Monsanto, the world’s biggest seed producer, has threatened to exit the Indian market after six decades of business. Following a mounting dispute with regulators, the Missouri-based agri-business giant has slammed the Indian Government for its recent decision to regulate the price of Bt cotton seeds.
Under the government’s new rule, Bt cotton seeds – the only genetically modified seeds commercially available in India – will have a fixed price for the first time since they were introduced to the country in 2002. Starting in April 2017, the maximum selling price will be $11.90 (INR 800) for 450 grams – a far cry from previous prices, which ranged from $12.30 (INR 830) to $14.80 (INR 1,000).
Bt cotton has been widely popular and quickly adopted in India: it has been modified to produce a toxin that can kills certain insects, including the moth larvae that consume cotton bolls and can therefore destroy entire crops. In fact, India is now the world’s largest producer and exporter of cotton fibre.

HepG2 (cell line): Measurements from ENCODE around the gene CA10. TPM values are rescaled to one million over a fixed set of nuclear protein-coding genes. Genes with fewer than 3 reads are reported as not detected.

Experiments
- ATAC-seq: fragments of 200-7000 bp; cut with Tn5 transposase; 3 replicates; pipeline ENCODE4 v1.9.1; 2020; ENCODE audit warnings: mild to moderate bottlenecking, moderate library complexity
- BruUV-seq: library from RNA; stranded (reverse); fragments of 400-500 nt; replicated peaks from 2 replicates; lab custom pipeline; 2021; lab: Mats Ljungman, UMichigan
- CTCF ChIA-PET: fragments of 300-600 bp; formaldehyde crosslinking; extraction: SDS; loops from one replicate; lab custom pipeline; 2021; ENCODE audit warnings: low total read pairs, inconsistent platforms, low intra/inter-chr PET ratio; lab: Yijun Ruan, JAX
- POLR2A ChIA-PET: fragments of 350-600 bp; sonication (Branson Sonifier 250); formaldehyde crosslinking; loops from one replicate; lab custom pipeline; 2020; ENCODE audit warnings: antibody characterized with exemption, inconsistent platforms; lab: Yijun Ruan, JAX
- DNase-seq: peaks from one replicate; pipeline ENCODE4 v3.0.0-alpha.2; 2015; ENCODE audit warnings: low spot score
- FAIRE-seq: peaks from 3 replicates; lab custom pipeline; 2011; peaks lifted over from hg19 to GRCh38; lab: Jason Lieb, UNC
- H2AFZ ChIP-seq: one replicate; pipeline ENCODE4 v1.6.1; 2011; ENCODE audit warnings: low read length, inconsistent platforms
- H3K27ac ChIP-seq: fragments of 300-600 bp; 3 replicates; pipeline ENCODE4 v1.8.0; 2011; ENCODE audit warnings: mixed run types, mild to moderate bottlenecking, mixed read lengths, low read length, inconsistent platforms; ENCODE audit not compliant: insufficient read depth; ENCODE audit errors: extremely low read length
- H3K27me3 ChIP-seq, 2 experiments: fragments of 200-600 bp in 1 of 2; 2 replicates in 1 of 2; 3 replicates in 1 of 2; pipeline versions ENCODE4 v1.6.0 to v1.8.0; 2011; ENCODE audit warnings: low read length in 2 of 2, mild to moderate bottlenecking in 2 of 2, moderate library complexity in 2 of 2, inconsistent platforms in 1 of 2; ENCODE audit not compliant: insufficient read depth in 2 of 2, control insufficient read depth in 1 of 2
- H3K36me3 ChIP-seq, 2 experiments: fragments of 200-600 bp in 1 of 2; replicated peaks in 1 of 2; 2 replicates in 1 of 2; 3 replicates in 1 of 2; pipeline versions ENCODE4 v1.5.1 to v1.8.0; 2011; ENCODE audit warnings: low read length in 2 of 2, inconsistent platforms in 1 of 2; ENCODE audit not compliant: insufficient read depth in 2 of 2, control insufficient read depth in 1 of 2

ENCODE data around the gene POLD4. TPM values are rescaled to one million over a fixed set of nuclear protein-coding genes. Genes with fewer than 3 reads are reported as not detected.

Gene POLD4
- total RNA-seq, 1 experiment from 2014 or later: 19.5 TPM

Along with implementing a maximum price, the Modi regime has also ruled that the whopping 74 percent royalty fee that Monsanto charges to local producers will be drastically reduced to INR 49 per 450 grams. Monsanto, along with its local partner Mahycom, currently licence the crop gene to 40 seed producers, thereby making royalty fees a large portion of its business in India.
According to a statement given by Shilpa Divekar Nirula, Chief Executive of the company’s Indian division, these new conditions will make it difficult to continue introducing new technologies to India, given “such arbitrary and innovation-stifling government interventions”.
Monsanto is currently under investigation by the Competition Commission of India, which launched a probe into antitrust pricing practices of the company in February.